Macau ministers’ retirement deals may face rethink after thousands protest

Macau chief executive pledges to table an amended version amid unprecedented outcry over payouts for leader and ministers

PUBLISHED : Monday, 26 May, 2014, 1:45pm
UPDATED : Tuesday, 27 May, 2014, 4:13am

After an unprecedented protest in Macau on Sunday, a controversial bill to give generous retirement packages to the outgoing chief executive and ministers will be put on hold.

In what was described as the biggest march since the handover in the former Portuguese colony, thousands took to the streets to protest against the bill, which was due to be approved today.

But in a dramatic turn, Macau Chief Executive Fernando Chui Sai-on called on Legislative Assembly president Ho Iat-seng yesterday to drop the item. Chui said the government would table an amended bill in the near future.

Chui's move came after three lawmakers formally asked Ho on Sunday night to call on the legislature to push the bill back to the sub-committee level - the equivalent of a bills committee in Hong Kong - for further scrutiny. This came after protest organisers said 20,000 took part in the rally to oppose the bill. Police put the figure at 7,000.

"Macau residents have been holding different views towards the bill and as a lawmaker I have the responsibility to call on the legislature to study it again," said pro-establishment lawmaker Chan Meng-kam, who wrote to Ho along with Cheang Chi-keong and Leonel Alberto Alves.

The bill, slammed as tailor-made for retiring ministers, was tabled by the Macau government without the involvement of lawmakers. The administration's term ends on December 19.

The bill would give a monthly subsidy to Chui equivalent to 70 per cent of his salary until he found a new paid job. He currently earns about 270,000 patacas a month. The chief executive would also be granted immunity from criminal charges during his term of office.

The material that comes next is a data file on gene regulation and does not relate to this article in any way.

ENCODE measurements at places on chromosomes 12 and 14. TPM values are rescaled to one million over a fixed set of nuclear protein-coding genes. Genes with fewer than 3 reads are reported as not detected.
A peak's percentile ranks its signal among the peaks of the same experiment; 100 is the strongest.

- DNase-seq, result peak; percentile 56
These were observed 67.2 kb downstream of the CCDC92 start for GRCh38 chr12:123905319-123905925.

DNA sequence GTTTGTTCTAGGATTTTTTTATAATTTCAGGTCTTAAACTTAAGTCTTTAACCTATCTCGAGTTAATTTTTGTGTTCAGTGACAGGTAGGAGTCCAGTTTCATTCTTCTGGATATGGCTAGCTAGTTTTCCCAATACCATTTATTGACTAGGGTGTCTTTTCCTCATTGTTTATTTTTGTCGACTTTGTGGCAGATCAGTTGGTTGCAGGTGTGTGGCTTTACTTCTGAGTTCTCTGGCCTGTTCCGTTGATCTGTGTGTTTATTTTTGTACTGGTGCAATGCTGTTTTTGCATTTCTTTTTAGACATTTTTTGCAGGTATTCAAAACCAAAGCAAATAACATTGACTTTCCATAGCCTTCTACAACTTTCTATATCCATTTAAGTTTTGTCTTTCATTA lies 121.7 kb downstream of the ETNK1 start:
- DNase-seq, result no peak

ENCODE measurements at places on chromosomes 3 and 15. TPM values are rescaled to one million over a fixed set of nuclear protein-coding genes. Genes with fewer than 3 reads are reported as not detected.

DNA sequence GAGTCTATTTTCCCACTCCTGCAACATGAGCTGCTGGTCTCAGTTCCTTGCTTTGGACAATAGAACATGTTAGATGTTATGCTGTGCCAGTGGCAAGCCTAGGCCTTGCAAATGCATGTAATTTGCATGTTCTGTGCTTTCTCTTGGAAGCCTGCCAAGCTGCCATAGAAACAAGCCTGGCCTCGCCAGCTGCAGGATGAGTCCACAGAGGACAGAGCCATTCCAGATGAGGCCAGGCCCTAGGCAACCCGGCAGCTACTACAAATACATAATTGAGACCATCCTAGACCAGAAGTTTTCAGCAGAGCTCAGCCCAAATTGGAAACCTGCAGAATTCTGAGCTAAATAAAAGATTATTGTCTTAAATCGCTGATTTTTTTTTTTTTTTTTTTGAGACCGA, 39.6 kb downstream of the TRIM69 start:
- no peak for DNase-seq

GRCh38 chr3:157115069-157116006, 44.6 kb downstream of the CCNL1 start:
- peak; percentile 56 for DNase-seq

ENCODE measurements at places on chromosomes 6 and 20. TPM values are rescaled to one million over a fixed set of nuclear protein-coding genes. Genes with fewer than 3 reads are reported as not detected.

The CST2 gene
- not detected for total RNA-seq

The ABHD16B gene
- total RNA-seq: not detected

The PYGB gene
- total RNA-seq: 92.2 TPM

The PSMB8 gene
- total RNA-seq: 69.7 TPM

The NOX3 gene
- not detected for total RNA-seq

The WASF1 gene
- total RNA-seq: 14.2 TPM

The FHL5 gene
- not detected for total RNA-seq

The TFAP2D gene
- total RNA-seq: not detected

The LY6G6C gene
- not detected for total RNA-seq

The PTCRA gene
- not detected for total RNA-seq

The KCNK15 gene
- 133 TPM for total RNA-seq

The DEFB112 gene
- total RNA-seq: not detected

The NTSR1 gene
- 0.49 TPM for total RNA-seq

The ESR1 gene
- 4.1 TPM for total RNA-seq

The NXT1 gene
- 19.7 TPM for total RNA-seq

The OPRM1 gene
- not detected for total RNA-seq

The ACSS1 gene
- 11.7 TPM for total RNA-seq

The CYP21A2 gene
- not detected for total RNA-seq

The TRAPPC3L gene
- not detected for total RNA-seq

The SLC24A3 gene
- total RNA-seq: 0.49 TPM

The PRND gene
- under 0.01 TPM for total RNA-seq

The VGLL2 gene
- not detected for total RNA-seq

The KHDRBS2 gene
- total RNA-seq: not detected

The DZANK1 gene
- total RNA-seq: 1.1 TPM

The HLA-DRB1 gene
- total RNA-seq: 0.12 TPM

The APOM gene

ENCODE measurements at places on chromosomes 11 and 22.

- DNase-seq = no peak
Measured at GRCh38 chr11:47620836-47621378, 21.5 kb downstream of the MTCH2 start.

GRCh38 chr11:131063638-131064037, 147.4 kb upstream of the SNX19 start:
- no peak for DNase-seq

Retiring principal officials would receive a one-off payment. Those with a civil service background would receive 14 per cent of their monthly salary for each month they had served. Non-civil servants would get 30 per cent of their salary.

The bill also proposed an additional monthly payment equivalent to 70 per cent of salary for outgoing officials for one year - the period they are barred from taking jobs in the private sector.

Supporters of the bill say principal officials need to be better rewarded to compete with the private sector for talent. Hong Kong government officials do not receive similar benefits.

Cancelling the agenda item is no different from delaying the [bill's] passage
Protest organiser Sulu Sou Ka-hou

The Legislative Assembly was expected to pass the bill today with the support of appointed and indirectly elected lawmakers. However, it will now vote on whether to halt discussion on the bill as suggested by Chui.

But Sulu Sou Ka-hou, a member of the group Macau Conscience which organised Sunday's march, said they would continue to call on people to surround the legislature today.

"Cancelling the agenda item is no different from delaying the passage of the bill," he said. "We need the government to shelve the bill."

Pan-democrat lawmaker Au Kam-san called the rally a milestone for Macau's civil rights movement.


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